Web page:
As Prime Minister David Cameron tackles the first cabinet reshuffle of his tenure he will have to balance the internal needs and objectives of the coalition, while ensuring that the shake-up of ministerial jobs sends out the right signals to the electorate and Conservative party MPs.
Although it is highly unlikely that the changes business leaders make to their teams will be under quite the same level of scrutiny, like Cameron, many will be faced with a number of different external and internal pressures, while considering the needs of stakeholders.
At the time of writing, The Daily Telegraph
said that much of the speculation at Westminster focused on the fate of justice secretary
Ken Clarke, whose pro-European stance has long been a bone of contention for many members of the party.
It was reported that some Tory MPs were urging Cameron to demote Clarke to leader of the commons or get rid of him altogether. But if Clarke was relegated to the backbenchers could he emerge as a powerful critic?
Andrew Lansley, who played a key role in the government’s controversial reforms to the NHS
, lost his role as health secretary to former culture secretary Jeremy Hunt, who was seen in a positive light after staging a successful London Olympics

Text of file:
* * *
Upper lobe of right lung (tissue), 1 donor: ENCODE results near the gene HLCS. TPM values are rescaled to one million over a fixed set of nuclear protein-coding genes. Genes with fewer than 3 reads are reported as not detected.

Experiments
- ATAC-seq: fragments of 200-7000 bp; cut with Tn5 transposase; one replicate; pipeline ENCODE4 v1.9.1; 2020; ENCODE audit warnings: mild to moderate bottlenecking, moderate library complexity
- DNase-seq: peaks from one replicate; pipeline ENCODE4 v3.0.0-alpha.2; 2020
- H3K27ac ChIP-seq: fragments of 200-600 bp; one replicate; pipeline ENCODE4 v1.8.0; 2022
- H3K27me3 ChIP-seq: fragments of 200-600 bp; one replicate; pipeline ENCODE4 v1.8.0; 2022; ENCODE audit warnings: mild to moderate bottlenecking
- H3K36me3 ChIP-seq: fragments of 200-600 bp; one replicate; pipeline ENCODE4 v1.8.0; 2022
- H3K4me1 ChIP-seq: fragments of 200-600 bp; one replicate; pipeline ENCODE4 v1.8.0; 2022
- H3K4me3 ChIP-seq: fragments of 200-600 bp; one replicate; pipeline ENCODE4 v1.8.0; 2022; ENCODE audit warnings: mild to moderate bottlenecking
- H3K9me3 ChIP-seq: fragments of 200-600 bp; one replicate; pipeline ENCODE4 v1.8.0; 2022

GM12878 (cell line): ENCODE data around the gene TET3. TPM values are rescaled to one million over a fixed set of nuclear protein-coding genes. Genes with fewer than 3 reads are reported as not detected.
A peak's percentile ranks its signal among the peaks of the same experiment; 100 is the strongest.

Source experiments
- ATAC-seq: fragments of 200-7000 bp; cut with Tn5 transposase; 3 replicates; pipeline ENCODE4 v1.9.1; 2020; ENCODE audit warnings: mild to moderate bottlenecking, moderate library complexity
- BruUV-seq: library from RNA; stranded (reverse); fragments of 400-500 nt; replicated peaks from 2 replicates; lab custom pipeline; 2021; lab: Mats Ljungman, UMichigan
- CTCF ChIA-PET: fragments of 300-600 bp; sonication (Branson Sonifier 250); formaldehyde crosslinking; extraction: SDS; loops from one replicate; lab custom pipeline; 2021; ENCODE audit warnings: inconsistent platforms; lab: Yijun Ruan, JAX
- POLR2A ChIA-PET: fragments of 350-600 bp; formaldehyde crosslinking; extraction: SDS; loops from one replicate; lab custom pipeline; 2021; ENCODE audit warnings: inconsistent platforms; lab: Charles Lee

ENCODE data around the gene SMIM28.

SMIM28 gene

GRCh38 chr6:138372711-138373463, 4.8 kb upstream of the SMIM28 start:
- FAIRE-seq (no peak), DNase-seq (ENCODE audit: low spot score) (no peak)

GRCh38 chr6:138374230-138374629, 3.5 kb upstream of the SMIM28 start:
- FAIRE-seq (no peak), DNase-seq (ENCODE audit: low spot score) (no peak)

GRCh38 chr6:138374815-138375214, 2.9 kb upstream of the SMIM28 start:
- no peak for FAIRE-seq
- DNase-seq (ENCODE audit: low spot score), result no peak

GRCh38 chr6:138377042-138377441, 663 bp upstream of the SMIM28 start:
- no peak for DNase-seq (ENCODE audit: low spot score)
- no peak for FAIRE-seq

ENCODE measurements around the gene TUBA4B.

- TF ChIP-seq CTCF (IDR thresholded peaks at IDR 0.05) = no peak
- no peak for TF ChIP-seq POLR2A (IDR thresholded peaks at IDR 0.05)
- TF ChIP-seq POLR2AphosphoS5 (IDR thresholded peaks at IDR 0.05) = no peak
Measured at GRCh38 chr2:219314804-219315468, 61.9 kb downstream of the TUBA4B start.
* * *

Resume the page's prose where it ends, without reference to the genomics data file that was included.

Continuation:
Thankfully the goldfish bowl environment associated with political game changing is not nearly as acute for many businesses staging their own reshuffles.
But like Cameron, team leaders must always consider how they balance the internal requirements of a team with the messages it sends out to key stakeholders in the external environment. Team leaders should always think: are we satisfying our key stakeholders?
Of course, the majority of team leaders, heads of departments, directors and chief executive officers, have an idea of what a high performing team
looks like: ‘happy employees with a shared purpose.’
This is all well and good, but if a team, for example, is not fulfilling the organisation’s corporate social responsibility objectives by reducing carbon emissions, it may not always viewed positively by stakeholders. Is the work of a team achieving: organisational success, a commitment to corporate objectives, satisfied customers and engaged stakeholders?
In turn, it is also essential for a team to understand how the external environment impacts on their performance. As is the case with the cabinet reshuffle, the focus for teams should not just be on how the team works together but how it is perceived by the outside world. Is the cabinet a team anyway? Let us know below…
Clive Hook is director of team and leadership development consultancy, Clearworth.
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